Availability cascade” is an academic term that basically has to do with manufacturing public opinion approval for a policy of some sort.  Any kind of policy at all.  In fact, think about how you might make an implausible idea seem plausible in public discourse, an idea no one ever even considered before.  Next, think about how to create a public opinion “cascade” in favor of that strange idea.  Availability cascades involve injecting a new idea into public discourse, which makes the idea more “available” to people to consider.  If you saturate the media with praises for the idea, and add just the right celebrity endorsements, you may well get a bandwagon effect and even get a majority to go along with it.  It can involve a lot of hype, but with political correctness it can also involve push back against those who don’t go along with the hype.

Let’s take an apolitical example of how an availability cascade might work.  In the 1970s there was a silly fad called “pet rocks.”  The pitch was that you didn’t have to feed or care for your rock, so it was the perfect pet!  Below is a youtube video that revisits the sort of narrative that would have gone with the sale of pet rocks.

Obviously, the pet rock was just a marketing gimmick and a passing fad.  The whole thing was tongue-in-cheek.  But just imagine what might have happened if anyone who called the idea of pet rocks “silly” was labelled and publicly smeared in the media as a “bigot.”  Repeatedly.  Imagine if Hollywood made films seriously praising the merits and the heroics of pet rocks and cast skeptics as villians.  Next, imagine if you could be fired from your job or socially shunned if you didn’t start talking respectfully about pet rocks and honoring them. My guess is that a lot of folks would start taking pet rocks very seriously, even if they privately found the whole thing ludicrous.  They would refrain from passing judgment.  They’d shut up about the silliness.  Or, to gain public approval, they might express great admiration, just as the crowds admired the Emperor’s non-existent New Clothes. And with a surging opinion cascade and great public acclaim for pet rocks, everyone would “ooohh and aahhh” before them, enthusiastically praising them, and giving them a special protected place in public policy.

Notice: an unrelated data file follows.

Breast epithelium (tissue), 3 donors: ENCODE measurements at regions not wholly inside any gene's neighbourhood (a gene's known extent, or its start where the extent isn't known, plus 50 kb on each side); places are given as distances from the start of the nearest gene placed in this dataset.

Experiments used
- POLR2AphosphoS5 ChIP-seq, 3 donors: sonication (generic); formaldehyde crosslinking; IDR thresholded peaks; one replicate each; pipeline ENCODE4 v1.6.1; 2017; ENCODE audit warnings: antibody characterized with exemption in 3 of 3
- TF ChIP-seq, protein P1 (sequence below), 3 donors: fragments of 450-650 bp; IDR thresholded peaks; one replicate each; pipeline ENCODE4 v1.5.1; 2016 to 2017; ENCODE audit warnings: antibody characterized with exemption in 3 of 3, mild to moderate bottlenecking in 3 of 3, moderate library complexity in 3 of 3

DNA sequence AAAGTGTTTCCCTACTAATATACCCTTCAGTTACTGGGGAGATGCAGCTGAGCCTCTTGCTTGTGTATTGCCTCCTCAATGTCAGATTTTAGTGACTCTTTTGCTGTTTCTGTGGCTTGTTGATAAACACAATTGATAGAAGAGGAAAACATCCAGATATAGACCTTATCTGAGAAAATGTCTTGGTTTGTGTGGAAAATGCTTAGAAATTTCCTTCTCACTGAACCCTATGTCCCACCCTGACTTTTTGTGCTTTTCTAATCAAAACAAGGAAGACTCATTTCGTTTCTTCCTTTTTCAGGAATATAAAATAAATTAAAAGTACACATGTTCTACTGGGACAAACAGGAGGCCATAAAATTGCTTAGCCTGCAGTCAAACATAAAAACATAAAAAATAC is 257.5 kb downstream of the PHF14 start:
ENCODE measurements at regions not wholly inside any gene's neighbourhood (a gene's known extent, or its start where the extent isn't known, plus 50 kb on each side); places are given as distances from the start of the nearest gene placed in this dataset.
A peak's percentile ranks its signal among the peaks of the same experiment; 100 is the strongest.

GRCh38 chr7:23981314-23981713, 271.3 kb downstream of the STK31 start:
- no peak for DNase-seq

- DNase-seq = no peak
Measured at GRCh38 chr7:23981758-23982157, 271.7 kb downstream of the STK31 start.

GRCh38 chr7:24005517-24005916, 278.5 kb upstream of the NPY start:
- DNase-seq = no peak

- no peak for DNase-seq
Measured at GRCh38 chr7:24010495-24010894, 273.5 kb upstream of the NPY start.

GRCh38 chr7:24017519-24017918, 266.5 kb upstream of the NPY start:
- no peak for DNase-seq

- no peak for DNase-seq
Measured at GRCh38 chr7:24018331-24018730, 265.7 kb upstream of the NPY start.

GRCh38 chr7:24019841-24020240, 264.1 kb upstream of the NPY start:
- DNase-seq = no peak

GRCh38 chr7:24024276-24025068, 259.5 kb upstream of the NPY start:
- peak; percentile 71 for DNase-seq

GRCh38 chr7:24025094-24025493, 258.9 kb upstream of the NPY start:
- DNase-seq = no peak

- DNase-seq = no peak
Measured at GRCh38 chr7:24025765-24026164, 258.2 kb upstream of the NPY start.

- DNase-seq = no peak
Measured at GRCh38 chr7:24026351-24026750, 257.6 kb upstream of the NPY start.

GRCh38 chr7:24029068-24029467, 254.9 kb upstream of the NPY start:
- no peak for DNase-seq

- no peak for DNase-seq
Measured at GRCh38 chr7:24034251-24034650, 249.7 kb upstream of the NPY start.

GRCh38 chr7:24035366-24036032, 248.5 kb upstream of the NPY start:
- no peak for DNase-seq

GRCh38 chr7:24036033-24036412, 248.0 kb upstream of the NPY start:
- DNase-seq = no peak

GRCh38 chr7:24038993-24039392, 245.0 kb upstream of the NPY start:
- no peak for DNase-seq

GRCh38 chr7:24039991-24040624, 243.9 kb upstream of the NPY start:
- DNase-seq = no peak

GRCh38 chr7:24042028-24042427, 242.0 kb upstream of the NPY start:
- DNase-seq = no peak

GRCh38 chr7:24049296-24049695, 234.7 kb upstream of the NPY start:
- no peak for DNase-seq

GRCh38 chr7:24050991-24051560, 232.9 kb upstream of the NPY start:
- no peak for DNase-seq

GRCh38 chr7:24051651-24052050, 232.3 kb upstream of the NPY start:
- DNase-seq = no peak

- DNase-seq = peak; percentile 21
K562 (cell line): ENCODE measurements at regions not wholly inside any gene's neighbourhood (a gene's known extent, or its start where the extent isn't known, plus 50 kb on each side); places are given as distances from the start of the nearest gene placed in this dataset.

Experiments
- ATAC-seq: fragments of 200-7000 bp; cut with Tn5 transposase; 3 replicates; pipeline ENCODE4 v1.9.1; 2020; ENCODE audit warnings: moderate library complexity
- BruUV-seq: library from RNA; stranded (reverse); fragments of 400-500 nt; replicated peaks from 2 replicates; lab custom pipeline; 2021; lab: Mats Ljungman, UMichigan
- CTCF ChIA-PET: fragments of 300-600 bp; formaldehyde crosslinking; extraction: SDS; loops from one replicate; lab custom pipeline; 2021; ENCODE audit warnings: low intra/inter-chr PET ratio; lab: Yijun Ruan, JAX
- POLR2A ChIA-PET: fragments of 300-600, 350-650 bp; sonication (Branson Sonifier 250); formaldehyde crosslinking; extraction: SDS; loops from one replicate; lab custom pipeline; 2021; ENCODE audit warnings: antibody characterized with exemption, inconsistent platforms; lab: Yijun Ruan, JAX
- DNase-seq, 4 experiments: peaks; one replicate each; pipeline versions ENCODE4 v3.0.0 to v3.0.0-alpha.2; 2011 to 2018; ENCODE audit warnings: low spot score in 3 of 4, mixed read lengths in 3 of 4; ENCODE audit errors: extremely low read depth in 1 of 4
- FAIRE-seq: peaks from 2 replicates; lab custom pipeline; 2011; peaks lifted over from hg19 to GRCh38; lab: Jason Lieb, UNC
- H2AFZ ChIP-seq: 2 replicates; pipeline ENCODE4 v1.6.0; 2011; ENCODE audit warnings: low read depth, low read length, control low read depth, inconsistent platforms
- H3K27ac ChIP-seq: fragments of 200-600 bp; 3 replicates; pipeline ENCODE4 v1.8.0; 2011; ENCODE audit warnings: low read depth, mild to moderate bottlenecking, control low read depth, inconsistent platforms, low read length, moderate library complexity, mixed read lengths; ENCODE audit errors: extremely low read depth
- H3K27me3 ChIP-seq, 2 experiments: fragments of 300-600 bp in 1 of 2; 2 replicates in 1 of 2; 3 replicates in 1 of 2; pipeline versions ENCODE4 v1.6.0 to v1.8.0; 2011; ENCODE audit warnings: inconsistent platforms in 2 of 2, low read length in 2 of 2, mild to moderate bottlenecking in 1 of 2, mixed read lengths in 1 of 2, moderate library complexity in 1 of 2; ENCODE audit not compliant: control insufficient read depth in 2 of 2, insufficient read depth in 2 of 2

Sure this idea seems far-fetched.  But we should consider how easy it is to get people to climb on board such a bandwagon.  Because with certain propaganda tools and insights into human behavior, it’s far too easy to do that.  Especially given a citizenry unaware of how propaganda affects them as individuals, which makes them even more vulnerable to psychological manipulation.  There are many social psychologists (virtually all on the political Left)  who study and measure the process of opinion cascades and how propaganda tactics can be used to tease out improbable trends.  (One such trend currently is the saturation of the media with agitation and propaganda to get the population on board with the transgender project.)

So an “availability cascade” is a bandwagon effect in public opinion that can be teased out through just the right propaganda and agitation techniques. More next time. . .

A Conversation with Robert Oscar Lopez on Campus Insanity

Please listen to a podcast I did with Robert Oscar Lopez, Professor of English at Cal State Northridge, by clicking here: https://soundcloud.com/militant-de-lenfant/cogwatch-13-morabito-on-the.

Professor Lopez and I discussed the current unrest on college campuses.  Why do so many students today seem unable or unwilling to engage other points of view?  Why do so many feel the need to retreat to “safe spaces” whenever they encounter a word or thought that “triggers” negative emotions?  Why are they so incoherent? So hostile? So blindly obedient to leftist agendas?  So divorced from reality?  To explore these questions, listen in!